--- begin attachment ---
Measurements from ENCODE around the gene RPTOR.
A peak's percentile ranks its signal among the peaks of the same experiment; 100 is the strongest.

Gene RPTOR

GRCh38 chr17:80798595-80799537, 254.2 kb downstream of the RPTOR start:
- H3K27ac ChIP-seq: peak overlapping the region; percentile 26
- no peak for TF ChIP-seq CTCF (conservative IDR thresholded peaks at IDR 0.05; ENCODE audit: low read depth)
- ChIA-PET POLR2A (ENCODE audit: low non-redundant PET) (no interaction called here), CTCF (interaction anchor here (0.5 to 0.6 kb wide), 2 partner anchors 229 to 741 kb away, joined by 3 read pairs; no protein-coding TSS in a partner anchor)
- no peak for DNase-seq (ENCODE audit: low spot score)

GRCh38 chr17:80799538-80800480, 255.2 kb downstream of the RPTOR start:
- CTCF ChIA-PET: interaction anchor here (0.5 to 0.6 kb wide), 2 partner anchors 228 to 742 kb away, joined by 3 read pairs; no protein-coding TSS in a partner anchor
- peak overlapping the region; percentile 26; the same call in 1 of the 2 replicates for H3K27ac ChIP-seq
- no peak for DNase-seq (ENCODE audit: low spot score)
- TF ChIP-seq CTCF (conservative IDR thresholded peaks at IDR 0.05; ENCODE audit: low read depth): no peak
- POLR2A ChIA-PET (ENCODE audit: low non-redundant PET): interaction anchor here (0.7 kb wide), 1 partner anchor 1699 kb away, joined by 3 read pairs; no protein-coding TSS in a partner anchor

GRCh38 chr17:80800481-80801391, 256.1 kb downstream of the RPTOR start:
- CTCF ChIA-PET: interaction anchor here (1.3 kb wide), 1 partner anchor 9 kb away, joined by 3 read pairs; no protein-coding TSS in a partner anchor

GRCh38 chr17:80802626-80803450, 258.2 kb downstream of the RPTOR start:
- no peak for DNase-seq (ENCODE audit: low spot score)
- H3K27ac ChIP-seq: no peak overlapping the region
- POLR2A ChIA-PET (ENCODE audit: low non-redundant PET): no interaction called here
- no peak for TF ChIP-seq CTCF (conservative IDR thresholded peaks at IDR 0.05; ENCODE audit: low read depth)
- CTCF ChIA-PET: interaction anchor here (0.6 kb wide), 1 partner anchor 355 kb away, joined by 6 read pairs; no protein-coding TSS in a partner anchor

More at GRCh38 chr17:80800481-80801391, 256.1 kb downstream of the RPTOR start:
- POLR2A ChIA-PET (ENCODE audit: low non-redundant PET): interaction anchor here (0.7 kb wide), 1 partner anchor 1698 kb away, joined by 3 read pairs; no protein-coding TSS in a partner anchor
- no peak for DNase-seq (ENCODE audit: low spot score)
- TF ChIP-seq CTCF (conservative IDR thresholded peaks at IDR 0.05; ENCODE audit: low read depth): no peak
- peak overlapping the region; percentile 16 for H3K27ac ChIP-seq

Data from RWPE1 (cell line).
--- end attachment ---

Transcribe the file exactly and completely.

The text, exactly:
Measurements from ENCODE around the gene RPTOR.
A peak's percentile ranks its signal among the peaks of the same experiment; 100 is the strongest.

Gene RPTOR

GRCh38 chr17:80798595-80799537, 254.2 kb downstream of the RPTOR start:
- H3K27ac ChIP-seq: peak overlapping the region; percentile 26
- no peak for TF ChIP-seq CTCF (conservative IDR thresholded peaks at IDR 0.05; ENCODE audit: low read depth)
- ChIA-PET POLR2A (ENCODE audit: low non-redundant PET) (no interaction called here), CTCF (interaction anchor here (0.5 to 0.6 kb wide), 2 partner anchors 229 to 741 kb away, joined by 3 read pairs; no protein-coding TSS in a partner anchor)
- no peak for DNase-seq (ENCODE audit: low spot score)

GRCh38 chr17:80799538-80800480, 255.2 kb downstream of the RPTOR start:
- CTCF ChIA-PET: interaction anchor here (0.5 to 0.6 kb wide), 2 partner anchors 228 to 742 kb away, joined by 3 read pairs; no protein-coding TSS in a partner anchor
- peak overlapping the region; percentile 26; the same call in 1 of the 2 replicates for H3K27ac ChIP-seq
- no peak for DNase-seq (ENCODE audit: low spot score)
- TF ChIP-seq CTCF (conservative IDR thresholded peaks at IDR 0.05; ENCODE audit: low read depth): no peak
- POLR2A ChIA-PET (ENCODE audit: low non-redundant PET): interaction anchor here (0.7 kb wide), 1 partner anchor 1699 kb away, joined by 3 read pairs; no protein-coding TSS in a partner anchor

GRCh38 chr17:80800481-80801391, 256.1 kb downstream of the RPTOR start:
- CTCF ChIA-PET: interaction anchor here (1.3 kb wide), 1 partner anchor 9 kb away, joined by 3 read pairs; no protein-coding TSS in a partner anchor

GRCh38 chr17:80802626-80803450, 258.2 kb downstream of the RPTOR start:
- no peak for DNase-seq (ENCODE audit: low spot score)
- H3K27ac ChIP-seq: no peak overlapping the region
- POLR2A ChIA-PET (ENCODE audit: low non-redundant PET): no interaction called here
- no peak for TF ChIP-seq CTCF (conservative IDR thresholded peaks at IDR 0.05; ENCODE audit: low read depth)
- CTCF ChIA-PET: interaction anchor here (0.6 kb wide), 1 partner anchor 355 kb away, joined by 6 read pairs; no protein-coding TSS in a partner anchor

More at GRCh38 chr17:80800481-80801391, 256.1 kb downstream of the RPTOR start:
- POLR2A ChIA-PET (ENCODE audit: low non-redundant PET): interaction anchor here (0.7 kb wide), 1 partner anchor 1698 kb away, joined by 3 read pairs; no protein-coding TSS in a partner anchor
- no peak for DNase-seq (ENCODE audit: low spot score)
- TF ChIP-seq CTCF (conservative IDR thresholded peaks at IDR 0.05; ENCODE audit: low read depth): no peak
- peak overlapping the region; percentile 16 for H3K27ac ChIP-seq

Data from RWPE1 (cell line).